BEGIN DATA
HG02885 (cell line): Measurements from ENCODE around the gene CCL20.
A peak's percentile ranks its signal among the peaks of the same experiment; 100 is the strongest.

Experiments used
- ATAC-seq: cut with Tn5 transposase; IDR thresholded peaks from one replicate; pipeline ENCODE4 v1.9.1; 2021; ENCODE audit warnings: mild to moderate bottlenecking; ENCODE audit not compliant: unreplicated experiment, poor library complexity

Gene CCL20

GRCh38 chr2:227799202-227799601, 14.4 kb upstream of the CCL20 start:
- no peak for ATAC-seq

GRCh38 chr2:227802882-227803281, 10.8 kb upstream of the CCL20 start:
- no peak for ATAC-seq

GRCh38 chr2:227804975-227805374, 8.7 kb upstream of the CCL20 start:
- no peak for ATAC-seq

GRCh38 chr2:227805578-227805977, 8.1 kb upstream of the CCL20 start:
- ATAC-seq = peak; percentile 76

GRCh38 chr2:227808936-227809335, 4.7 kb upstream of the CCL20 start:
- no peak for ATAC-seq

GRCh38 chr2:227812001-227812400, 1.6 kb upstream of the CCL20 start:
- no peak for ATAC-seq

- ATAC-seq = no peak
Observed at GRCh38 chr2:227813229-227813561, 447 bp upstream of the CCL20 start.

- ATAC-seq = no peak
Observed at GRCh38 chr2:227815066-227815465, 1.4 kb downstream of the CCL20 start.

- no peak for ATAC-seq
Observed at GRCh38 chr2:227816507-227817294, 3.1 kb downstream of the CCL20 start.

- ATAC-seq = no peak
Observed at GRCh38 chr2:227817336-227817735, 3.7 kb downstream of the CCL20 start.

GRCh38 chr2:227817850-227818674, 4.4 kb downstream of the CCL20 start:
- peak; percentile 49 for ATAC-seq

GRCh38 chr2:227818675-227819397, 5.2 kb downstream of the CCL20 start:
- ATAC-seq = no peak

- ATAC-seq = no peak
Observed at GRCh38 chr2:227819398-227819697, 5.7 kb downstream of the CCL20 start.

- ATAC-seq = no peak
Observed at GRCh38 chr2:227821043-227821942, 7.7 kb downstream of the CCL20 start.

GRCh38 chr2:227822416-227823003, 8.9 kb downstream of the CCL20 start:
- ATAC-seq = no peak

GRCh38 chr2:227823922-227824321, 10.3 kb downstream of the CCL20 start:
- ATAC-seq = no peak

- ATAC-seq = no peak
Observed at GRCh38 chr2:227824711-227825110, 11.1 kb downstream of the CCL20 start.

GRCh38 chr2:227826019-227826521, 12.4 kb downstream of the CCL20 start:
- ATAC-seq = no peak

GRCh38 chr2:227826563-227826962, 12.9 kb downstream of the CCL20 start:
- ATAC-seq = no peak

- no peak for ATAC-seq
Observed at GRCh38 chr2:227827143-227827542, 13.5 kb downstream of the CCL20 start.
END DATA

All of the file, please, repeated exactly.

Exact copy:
HG02885 (cell line): Measurements from ENCODE around the gene CCL20.
A peak's percentile ranks its signal among the peaks of the same experiment; 100 is the strongest.

Experiments used
- ATAC-seq: cut with Tn5 transposase; IDR thresholded peaks from one replicate; pipeline ENCODE4 v1.9.1; 2021; ENCODE audit warnings: mild to moderate bottlenecking; ENCODE audit not compliant: unreplicated experiment, poor library complexity

Gene CCL20

GRCh38 chr2:227799202-227799601, 14.4 kb upstream of the CCL20 start:
- no peak for ATAC-seq

GRCh38 chr2:227802882-227803281, 10.8 kb upstream of the CCL20 start:
- no peak for ATAC-seq

GRCh38 chr2:227804975-227805374, 8.7 kb upstream of the CCL20 start:
- no peak for ATAC-seq

GRCh38 chr2:227805578-227805977, 8.1 kb upstream of the CCL20 start:
- ATAC-seq = peak; percentile 76

GRCh38 chr2:227808936-227809335, 4.7 kb upstream of the CCL20 start:
- no peak for ATAC-seq

GRCh38 chr2:227812001-227812400, 1.6 kb upstream of the CCL20 start:
- no peak for ATAC-seq

- ATAC-seq = no peak
Observed at GRCh38 chr2:227813229-227813561, 447 bp upstream of the CCL20 start.

- ATAC-seq = no peak
Observed at GRCh38 chr2:227815066-227815465, 1.4 kb downstream of the CCL20 start.

- no peak for ATAC-seq
Observed at GRCh38 chr2:227816507-227817294, 3.1 kb downstream of the CCL20 start.

- ATAC-seq = no peak
Observed at GRCh38 chr2:227817336-227817735, 3.7 kb downstream of the CCL20 start.

GRCh38 chr2:227817850-227818674, 4.4 kb downstream of the CCL20 start:
- peak; percentile 49 for ATAC-seq

GRCh38 chr2:227818675-227819397, 5.2 kb downstream of the CCL20 start:
- ATAC-seq = no peak

- ATAC-seq = no peak
Observed at GRCh38 chr2:227819398-227819697, 5.7 kb downstream of the CCL20 start.

- ATAC-seq = no peak
Observed at GRCh38 chr2:227821043-227821942, 7.7 kb downstream of the CCL20 start.

GRCh38 chr2:227822416-227823003, 8.9 kb downstream of the CCL20 start:
- ATAC-seq = no peak

GRCh38 chr2:227823922-227824321, 10.3 kb downstream of the CCL20 start:
- ATAC-seq = no peak

- ATAC-seq = no peak
Observed at GRCh38 chr2:227824711-227825110, 11.1 kb downstream of the CCL20 start.

GRCh38 chr2:227826019-227826521, 12.4 kb downstream of the CCL20 start:
- ATAC-seq = no peak

GRCh38 chr2:227826563-227826962, 12.9 kb downstream of the CCL20 start:
- ATAC-seq = no peak

- no peak for ATAC-seq
Observed at GRCh38 chr2:227827143-227827542, 13.5 kb downstream of the CCL20 start.